Cracks in the System: Repairing the Damaged Global Economy by Olivier Blanchard in International Monetary Fund: Finance and Development , December 2008

The financial crisis has exposed weaknesses in the current regulatory and supervisory frameworks, which have made clear that action is needed to reduce the risk of crises and to address them when they occur.

Credible Alertness Revisited by Jean-Claude Trichet in Federal Reserve Bank of Kansas City Symposium , August 2009

A discussion of three issues facing central banks: the relationship between asset prices and monetary policy; the effectiveness of the standard interest rate instrument; and the design of non-standar monetary policy measures such as the ECB's enhanced credit support.

Credit Derivatives: Systemic Risks and Policy Options by John Kiff, Jennifer Elliott, Elias Kazarian, Jodi Scarlata, and Carolyne Spackman in IMF Working Paper , November 2009

Credit derivative markets are largely unregulated, but calls are increasingly being made for changes to this “hands off” stance, amidst concerns that they helped to fuel the current financial crisis, or that they could be a cause of the next one. The purpose of this paper is to address two basic questions: (i) do credit derivative markets increase ...  

The Crisis by Alan Greenspan in Brookings Papers on Economic Activity , April 2010

To prevent a future financial crisis, the primary imperative must be increased regulatory capital and liquidity requirements on banks and significant increases in collateral requirements for globally traded financial products, irrespective of the financial institutions making the trades, Greenspan says. He offers his views about regulatory reform,...  

Emerging from the Crisis: Where Do We Stand? by Ben S. Bernanke in Board of Governors Speech , November 2010

Speech by Federal Reserve Chairman at the Sixth European Central Bank Central Banking Conference, Frankfurt, Germany

The Fed at a Crossroads by James Bullard in Federal Reserve Bank of St. Louis Speech , March 2010

Remarks at St. Cloud State University's 48th annual Winter Institute

Fed Confronts Financial Crisis by Expanding Its Role as Lender of Last Resort by John V. Duca, Danielle DiMartino and Jessica J. Renier in Federal Reserve Bank of Dallas Economic Letter , February 2009

The unprecedented actions the Fed has taken to combat the financial crisis have had some success in unclogging the economy's financial arteries, according to this article.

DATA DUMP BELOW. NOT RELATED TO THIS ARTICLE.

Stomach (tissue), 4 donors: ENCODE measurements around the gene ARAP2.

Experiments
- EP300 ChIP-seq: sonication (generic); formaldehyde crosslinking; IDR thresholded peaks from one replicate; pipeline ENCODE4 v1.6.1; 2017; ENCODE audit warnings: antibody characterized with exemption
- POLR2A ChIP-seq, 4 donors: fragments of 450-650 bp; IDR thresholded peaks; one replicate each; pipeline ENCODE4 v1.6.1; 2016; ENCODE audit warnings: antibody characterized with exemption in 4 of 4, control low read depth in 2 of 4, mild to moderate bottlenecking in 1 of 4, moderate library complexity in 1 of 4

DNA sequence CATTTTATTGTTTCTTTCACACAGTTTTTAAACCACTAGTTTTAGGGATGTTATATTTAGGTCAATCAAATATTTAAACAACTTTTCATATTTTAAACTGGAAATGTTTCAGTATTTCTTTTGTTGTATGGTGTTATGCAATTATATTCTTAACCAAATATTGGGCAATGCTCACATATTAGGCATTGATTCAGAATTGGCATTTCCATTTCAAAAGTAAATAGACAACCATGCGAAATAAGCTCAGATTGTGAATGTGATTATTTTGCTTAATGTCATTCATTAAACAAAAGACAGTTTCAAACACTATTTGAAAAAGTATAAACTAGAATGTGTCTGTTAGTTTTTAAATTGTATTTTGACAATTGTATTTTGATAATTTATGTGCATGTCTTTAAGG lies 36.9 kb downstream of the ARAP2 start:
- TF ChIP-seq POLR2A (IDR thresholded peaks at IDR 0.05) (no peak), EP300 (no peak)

Federal Reserve Liquidity Programs: An Update by Niel Willardson and LuAnne Pederson in The Region (Federal Reserve Bank of Minneapolis) , June 2010

A review of the size, status and results of the Fed's programs to cope with crisis

The Federal Reserve's Asset Purchase Program by Janet Yellen in Speech at the The Brimmer Policy Forum, Allied Social Science Associations Annual Meeting, Denver, Colorado , January 2011

Yellen discusses the rationale for the decision by the Federal Open Market Committee (FOMC) in November 2010 to initiate a new program of asset purchases, and addresses questions (FAQs) regarding the program's economic and financial effects both in the U.S. and abroad.

The Federal Reserve's Liquidity Facilities by William C. Dudley in Speech , April 2009

Remarks at the Vanderbilt University Conference on Financial Markets and Financial Policy Honoring Dewey Daane, Nashville, Tennessee

The Federal Reserve's Policy Actions during the Financial Crisis and Lessons for the Future by Donald L. Kohn in Board of Governors Speech , May 2010

Speech at the Carleton University, Ottawa, Canada

The Financial Crisis and the Recession: What is Happening and What the Government Should Do by Robert E. Hall and Susan E. Woodward

Woodward and Hall frequently update a document on the crisis and recession. The highlights of the document are: Low interest rates in the early part of the decade were responsible monetary policy to head off deflation, not an irresponsible contribution to a housing price bubble. The most important fact about the economy today is the collapse of s...  

The Financial Crisis of 2008: What Needs to Happen after TARP by Campbell R. Harvey in Duke University Working Paper , October 2008

Harvey argues that the Trouble Asset Relief Program (TARP), signed into law on October 3, 2008, is an insufficient policy initiative to end the current credit crisis. In addition to modifications in implementing the program, other policy initiatives are necessary. Harvey sets forth several proposals to help end the crisis.

Fiscal Responsibility and Global Rebalancing by Janet L. Yellen in Federal Reserve Board of Governors , December 2010